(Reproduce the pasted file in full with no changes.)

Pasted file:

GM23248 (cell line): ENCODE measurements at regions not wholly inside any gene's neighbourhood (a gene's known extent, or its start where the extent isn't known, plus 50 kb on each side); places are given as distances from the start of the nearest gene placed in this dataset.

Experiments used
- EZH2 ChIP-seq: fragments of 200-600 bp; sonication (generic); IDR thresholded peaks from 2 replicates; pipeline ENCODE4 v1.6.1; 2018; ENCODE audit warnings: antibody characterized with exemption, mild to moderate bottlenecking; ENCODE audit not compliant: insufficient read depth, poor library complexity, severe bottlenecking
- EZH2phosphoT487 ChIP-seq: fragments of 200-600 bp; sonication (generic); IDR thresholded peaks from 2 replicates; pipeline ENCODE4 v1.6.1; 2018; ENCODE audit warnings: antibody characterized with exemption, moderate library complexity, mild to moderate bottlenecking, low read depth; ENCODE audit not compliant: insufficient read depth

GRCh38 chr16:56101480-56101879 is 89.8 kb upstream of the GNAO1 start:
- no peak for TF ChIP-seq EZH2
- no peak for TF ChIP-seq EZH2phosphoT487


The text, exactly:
GM23248 (cell line): ENCODE measurements at regions not wholly inside any gene's neighbourhood (a gene's known extent, or its start where the extent isn't known, plus 50 kb on each side); places are given as distances from the start of the nearest gene placed in this dataset.

Experiments used
- EZH2 ChIP-seq: fragments of 200-600 bp; sonication (generic); IDR thresholded peaks from 2 replicates; pipeline ENCODE4 v1.6.1; 2018; ENCODE audit warnings: antibody characterized with exemption, mild to moderate bottlenecking; ENCODE audit not compliant: insufficient read depth, poor library complexity, severe bottlenecking
- EZH2phosphoT487 ChIP-seq: fragments of 200-600 bp; sonication (generic); IDR thresholded peaks from 2 replicates; pipeline ENCODE4 v1.6.1; 2018; ENCODE audit warnings: antibody characterized with exemption, moderate library complexity, mild to moderate bottlenecking, low read depth; ENCODE audit not compliant: insufficient read depth

GRCh38 chr16:56101480-56101879 is 89.8 kb upstream of the GNAO1 start:
- no peak for TF ChIP-seq EZH2
- no peak for TF ChIP-seq EZH2phosphoT487